2. Exercise More. Contrary to what your body may want to do, you must exercise more regularly as you age, not less! If you’re finding yourself slowing down, gradually start ramping it back up. It’s not a good idea to go from taking an occasional walk to running a 10K. That’s a fast track to getting an injury. But start finding ways to fit more physical activity to your life. The more you exercise, the more insulin sensitive you become (that’s the opposite of insulin resistant!)
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Women have plenty to say, and these mellowed voices of women with a few years behind them and many years ahead of them speak into so many areas of my life. From the joy of adoption to the trials (and laughter) of menopause to the beauty of aging gracefully, I found well-written essays that made me laugh and cry and those speak to my heart. This is the perfect Mother's Day gift and I'm giving several away to friends "of an age". 3 Simple Steps That Shrink & Incinerate "Over 40" Belly Fat
Drinking tea may boost your metabolism and help keep you slim, according to a report in the Journal of Nutrition. In one study, people who drank five 10-ounce servings of oolong tea for three days increased their metabolism by 3 percent more than people who drank water. That boost amounted to 67 calories per day. Over one year, that could add up to a 6-1¿2-pound weight loss. The researchers believe that the polyphenols in tea may be responsible for stimulating metabolism.
Let's face it: Finding time to exercise only gets harder as you age. It helps to remember that working out gives you the sanity, strength, and good health to keep the rest of your world running smoothly. Can an overweight woman really preach to her children about the merits of eating right? Can an out-of-shape mom hope to get through an afternoon of soccer with her son without gasping for breath? Committing to a fitness routine is the first step in becoming a positive force to those around you. The time crunch isn't going to go away, so maybe you'll need to wake up earlier, or use your lunch break to hit the gym or walk home from work instead of driving. The better shape you're in, the better you'll feel inside and out. And the better you feel, the easier it will be to deal with life's headaches -- like demanding bosses, moody teenagers, and your husband's addiction to Monday Night Footbal. Some things you can't change. Thank goodness your weight isn't one of them. 3 Simple Rules to Reduce "Stubborn" Belly Fat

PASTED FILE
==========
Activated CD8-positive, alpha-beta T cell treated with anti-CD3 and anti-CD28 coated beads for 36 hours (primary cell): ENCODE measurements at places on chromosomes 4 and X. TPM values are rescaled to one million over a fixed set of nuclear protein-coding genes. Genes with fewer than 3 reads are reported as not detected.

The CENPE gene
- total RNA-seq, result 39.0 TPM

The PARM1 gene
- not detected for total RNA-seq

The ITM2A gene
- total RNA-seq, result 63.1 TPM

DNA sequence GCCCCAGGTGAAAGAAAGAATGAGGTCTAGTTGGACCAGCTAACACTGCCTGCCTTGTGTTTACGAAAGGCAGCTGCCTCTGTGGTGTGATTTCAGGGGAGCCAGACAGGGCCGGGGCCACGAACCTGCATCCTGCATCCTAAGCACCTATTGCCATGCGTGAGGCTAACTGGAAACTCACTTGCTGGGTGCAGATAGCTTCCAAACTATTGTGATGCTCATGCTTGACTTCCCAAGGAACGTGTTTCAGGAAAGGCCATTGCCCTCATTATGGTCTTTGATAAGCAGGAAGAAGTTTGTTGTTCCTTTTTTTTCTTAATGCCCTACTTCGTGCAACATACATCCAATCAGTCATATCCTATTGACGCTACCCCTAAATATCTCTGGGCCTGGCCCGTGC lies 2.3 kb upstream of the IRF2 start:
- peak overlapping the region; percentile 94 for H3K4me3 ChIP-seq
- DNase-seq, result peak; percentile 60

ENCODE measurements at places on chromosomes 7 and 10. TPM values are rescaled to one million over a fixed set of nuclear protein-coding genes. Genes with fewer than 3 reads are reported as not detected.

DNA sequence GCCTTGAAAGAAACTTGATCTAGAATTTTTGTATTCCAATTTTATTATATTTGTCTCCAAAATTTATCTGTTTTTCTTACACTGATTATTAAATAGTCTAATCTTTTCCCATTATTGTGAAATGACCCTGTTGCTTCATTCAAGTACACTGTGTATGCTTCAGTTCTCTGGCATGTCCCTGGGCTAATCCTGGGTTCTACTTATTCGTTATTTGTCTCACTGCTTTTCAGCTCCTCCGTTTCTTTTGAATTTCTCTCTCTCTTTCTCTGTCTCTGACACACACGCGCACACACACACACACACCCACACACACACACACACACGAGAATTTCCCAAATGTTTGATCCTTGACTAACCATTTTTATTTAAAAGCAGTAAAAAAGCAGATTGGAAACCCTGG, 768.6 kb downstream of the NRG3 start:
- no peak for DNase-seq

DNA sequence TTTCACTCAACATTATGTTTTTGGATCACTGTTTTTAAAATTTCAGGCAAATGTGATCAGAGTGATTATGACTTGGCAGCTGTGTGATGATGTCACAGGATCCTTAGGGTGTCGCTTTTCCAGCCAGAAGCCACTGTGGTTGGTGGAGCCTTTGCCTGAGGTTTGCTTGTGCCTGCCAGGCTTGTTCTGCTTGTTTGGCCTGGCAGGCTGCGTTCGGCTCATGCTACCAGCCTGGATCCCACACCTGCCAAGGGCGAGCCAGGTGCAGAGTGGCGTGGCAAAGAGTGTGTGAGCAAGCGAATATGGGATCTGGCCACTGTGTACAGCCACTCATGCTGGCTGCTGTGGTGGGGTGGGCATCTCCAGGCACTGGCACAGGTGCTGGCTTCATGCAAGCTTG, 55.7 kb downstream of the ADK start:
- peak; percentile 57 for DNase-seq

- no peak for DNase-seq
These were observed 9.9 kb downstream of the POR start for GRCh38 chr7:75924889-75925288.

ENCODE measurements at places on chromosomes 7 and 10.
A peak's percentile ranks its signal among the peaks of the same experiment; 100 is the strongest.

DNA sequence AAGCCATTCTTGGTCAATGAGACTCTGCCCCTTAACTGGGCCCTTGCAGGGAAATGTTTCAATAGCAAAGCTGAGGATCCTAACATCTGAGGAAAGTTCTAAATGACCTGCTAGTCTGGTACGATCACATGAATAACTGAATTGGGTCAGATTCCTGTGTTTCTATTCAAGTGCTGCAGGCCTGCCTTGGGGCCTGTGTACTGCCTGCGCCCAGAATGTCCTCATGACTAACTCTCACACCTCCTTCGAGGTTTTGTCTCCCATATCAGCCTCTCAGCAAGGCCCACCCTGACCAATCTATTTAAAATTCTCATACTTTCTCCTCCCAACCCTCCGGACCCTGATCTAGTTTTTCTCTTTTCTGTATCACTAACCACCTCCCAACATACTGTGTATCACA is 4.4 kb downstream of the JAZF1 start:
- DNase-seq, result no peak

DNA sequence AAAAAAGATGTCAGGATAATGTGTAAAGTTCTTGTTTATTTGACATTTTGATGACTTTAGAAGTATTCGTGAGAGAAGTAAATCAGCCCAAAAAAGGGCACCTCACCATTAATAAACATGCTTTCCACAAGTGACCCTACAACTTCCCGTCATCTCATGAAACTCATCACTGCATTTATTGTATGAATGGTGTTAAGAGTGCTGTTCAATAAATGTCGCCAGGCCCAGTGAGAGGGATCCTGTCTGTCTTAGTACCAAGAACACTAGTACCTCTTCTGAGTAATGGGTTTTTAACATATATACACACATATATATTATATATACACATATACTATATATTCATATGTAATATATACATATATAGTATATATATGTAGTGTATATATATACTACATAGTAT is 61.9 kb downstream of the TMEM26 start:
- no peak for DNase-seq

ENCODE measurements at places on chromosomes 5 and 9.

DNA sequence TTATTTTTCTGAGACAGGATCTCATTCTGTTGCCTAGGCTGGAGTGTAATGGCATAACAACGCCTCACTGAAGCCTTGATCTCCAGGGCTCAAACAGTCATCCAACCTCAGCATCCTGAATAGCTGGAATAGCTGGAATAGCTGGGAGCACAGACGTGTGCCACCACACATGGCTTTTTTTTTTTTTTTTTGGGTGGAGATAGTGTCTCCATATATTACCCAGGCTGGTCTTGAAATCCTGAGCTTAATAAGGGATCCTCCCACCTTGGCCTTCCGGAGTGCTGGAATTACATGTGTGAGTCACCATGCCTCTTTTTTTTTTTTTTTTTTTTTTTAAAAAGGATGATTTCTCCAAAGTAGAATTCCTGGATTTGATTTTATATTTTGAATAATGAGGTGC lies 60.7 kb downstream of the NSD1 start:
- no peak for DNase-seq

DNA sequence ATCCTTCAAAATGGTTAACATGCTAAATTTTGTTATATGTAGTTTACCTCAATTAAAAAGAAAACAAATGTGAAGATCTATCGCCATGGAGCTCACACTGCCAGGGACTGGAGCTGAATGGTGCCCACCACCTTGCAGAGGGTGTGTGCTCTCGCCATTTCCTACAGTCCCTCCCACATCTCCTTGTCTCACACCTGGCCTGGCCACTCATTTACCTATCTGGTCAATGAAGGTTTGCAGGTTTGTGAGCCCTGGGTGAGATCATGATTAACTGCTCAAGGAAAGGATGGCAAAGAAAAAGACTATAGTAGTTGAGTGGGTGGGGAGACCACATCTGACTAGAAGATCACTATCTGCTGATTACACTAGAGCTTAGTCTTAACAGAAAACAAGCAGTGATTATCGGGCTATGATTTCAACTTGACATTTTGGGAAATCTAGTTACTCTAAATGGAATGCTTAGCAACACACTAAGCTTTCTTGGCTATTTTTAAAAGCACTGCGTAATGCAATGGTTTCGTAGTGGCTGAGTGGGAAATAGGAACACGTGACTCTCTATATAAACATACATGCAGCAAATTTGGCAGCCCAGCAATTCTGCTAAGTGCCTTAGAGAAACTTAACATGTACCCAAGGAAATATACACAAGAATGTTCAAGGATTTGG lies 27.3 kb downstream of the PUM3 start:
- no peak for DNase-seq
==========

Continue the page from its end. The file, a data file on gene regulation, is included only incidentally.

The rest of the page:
"The main culprit that slows metabolism and often leads to yo-yo dieting is what I call shrinking muscle syndrome," says Caroline Apovian, MD, director of the Nutrition and Weight Management Center at Boston Medical Center and the author of The Overnight Diet: The Proven Plan for Fast and Permanent Weight Loss. Starting at age 30, most people begin to lose about half a pound of the metabolism-revving tissue each year. Poof! Gone, just like that. And at age 50, the rate doubles. "The average sedentary woman may have lost nearly 15 pounds of muscle by the time she reaches her late 50s, a change that could cause her to gain nearly the same amount in body fat," says Wayne Westcott, PhD, a Prevention advisory board member and the director of fitness research at Quincy College in Massachusetts.